Mobile Applications

Super Apps Gain Ground (And Investments) Globally

Super Apps Gain Ground (And Funds) Globally

Super apps – and, from some of the biggest names in commerce, super enthusiasm. And: super amounts of capital being committed to craft consumer-focused ecosystems.

The rise of the super app seems to be on the near-term horizon, fueled by the cash needed to develop functionality and launch into new markets.

The super app is one that gives users access to a broad range of activities spanning all aspects of everyday life – daily financial management, ride-hailing, food delivery – and integrating payments into it all. The grand design is to create an ecosystem that fosters a sticky relationship with users, and enables (while boosting) the great digital shift.

The bid to create those ecosystems comes against a backdrop where, as reported, Walmart is in talks to take a stake worth as much as $25 billion in Tata Group, in a bid that would launch Tata’s super app as a joint venture.

The initiative, reported initially by Mint, would leverage India’s eCommerce economy across Tata and Flipkart (majority-owned by Walmart, which has a 66 percent stake). As noted by CNBC, the super app would be hosted through a Tata Son unit, would focus on retail (across verticals such as groceries and electronics) and is on track for a year-end 2020 or January 2021 launch.

Separately, in April, Facebook invested $5.7 billion in Reliance Jio Platforms to take a roughly 10 percent stake in the latter’s telecom unit, which might open the door for super app development.

The latest Walmart push into super apps is no isolated incident, nor is India the sole market attracting funds to develop app-centered ecosystems. Asia, of course, is seeing continued scaling by companies like Grab and Gojek, which integrate food delivery and other services into their own ride-hailing operations.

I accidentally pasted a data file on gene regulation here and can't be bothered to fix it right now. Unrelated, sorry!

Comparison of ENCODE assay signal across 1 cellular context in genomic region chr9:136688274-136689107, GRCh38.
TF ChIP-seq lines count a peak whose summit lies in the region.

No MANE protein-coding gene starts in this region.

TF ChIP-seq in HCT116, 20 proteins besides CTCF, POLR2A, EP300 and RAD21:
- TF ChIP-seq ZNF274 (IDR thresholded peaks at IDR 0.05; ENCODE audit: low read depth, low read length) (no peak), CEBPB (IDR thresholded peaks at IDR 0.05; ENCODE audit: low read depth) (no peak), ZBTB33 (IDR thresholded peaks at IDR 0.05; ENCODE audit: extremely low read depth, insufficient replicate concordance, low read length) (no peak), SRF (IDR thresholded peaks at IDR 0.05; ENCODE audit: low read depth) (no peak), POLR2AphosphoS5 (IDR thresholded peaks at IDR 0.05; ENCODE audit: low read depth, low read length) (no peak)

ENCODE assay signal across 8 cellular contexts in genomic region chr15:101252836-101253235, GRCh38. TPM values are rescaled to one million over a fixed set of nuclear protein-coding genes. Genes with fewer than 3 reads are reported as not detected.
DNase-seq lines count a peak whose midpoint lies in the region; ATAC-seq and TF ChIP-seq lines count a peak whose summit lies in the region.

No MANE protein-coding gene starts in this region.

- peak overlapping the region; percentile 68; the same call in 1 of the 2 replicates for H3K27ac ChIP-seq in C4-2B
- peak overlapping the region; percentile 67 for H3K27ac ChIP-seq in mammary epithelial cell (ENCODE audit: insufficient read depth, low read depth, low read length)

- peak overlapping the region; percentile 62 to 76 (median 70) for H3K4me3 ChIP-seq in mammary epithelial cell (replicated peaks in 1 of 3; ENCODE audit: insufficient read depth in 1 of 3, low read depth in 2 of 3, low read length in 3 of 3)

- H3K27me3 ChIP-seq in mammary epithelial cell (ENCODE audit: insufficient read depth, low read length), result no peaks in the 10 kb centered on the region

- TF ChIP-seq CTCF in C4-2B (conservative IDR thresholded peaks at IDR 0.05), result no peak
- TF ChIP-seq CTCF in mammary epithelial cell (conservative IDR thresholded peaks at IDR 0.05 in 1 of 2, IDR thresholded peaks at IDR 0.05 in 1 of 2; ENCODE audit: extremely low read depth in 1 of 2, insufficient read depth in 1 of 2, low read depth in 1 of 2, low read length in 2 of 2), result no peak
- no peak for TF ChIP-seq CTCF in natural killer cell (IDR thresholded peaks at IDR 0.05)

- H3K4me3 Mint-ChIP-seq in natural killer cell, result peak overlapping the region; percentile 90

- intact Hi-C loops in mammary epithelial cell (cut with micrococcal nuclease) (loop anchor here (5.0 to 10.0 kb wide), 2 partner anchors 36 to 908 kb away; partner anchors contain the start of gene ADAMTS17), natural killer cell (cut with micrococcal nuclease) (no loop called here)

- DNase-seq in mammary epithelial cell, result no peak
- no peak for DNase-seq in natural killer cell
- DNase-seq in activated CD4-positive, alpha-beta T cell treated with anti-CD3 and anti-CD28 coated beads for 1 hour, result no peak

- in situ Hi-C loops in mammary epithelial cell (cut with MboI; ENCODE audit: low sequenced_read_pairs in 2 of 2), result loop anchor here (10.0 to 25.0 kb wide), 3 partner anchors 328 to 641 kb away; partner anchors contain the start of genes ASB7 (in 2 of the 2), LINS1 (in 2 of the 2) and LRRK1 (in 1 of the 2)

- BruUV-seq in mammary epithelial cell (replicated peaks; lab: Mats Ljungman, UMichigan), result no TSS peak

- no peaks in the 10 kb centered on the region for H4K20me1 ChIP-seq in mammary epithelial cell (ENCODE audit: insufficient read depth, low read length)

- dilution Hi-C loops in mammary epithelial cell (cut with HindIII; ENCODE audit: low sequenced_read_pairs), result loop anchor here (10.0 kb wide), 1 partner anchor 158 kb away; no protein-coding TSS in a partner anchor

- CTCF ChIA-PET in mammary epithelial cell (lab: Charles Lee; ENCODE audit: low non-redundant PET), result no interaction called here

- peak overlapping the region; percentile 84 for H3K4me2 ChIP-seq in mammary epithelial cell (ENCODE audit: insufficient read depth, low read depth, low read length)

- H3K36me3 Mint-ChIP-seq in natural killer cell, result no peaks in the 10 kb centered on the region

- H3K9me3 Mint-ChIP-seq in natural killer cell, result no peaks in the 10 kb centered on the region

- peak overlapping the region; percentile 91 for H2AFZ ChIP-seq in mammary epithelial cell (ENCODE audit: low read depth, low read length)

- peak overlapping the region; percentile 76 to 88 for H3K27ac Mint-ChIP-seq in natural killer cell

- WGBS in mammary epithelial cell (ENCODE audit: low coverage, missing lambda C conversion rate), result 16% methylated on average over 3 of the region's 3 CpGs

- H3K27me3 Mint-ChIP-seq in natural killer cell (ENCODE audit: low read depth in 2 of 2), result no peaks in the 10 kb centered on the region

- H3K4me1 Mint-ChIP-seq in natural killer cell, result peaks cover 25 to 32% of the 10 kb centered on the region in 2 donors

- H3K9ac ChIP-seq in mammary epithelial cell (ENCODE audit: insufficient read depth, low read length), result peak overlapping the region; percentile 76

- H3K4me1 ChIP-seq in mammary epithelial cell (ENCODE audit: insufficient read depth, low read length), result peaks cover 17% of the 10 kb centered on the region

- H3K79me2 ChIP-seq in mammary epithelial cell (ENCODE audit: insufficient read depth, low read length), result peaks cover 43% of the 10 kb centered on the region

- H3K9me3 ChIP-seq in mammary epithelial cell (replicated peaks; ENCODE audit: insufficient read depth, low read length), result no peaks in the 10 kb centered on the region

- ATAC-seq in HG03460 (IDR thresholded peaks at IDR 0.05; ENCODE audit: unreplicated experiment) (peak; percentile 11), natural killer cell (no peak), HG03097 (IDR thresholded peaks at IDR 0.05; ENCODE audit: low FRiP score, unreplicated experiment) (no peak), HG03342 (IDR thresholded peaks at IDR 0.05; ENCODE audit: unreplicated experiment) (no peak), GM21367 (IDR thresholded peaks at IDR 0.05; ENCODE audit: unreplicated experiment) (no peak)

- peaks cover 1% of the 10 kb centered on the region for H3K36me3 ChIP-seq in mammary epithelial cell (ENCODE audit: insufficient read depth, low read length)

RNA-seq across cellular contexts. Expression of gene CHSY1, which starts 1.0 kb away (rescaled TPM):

Here in the States, of course, Uber has been expanding in a horizontal manner beyond its own ride-hailing beginnings, having introduced everything from Uber Eats to freight delivery options. And WeChat has been well-established as a super app, complete with a host of mini-programs that keep users engaged across a range of services.

And as detailed in this space, Latin America remains a particularly busy market for super apps. Earlier this month, Rappi said it had raised more than $300 million from a consortium of investors. The company has been busy building out its own super app focused on Latin America – though no matter the region or country, local (consumer) preferences dominate.

Moises Chaves, chairman and co-founder of OMNi, which is focused on digital infrastructure in Central America and the Caribbean (CAC), told Karen Webster that firms looking to deploy super apps in new markets must think local, even as they go global. Done successfully, Chaves maintained that “super apps are the perfect vehicle to get into any market because you bring many solutions. You have many ways to capture users.”



The How We Shop Report, a PYMNTS collaboration with PayPal, aims to understand how consumers of all ages and incomes are shifting to shopping and paying online in the midst of the COVID-19 pandemic. Our research builds on a series of studies conducted since March, surveying more than 16,000 consumers on how their shopping habits and payments preferences are changing as the crisis continues. This report focuses on our latest survey of 2,163 respondents and examines how their increased appetite for online commerce and digital touchless methods, such as QR codes, contactless cards and digital wallets, is poised to shape the post-pandemic economy.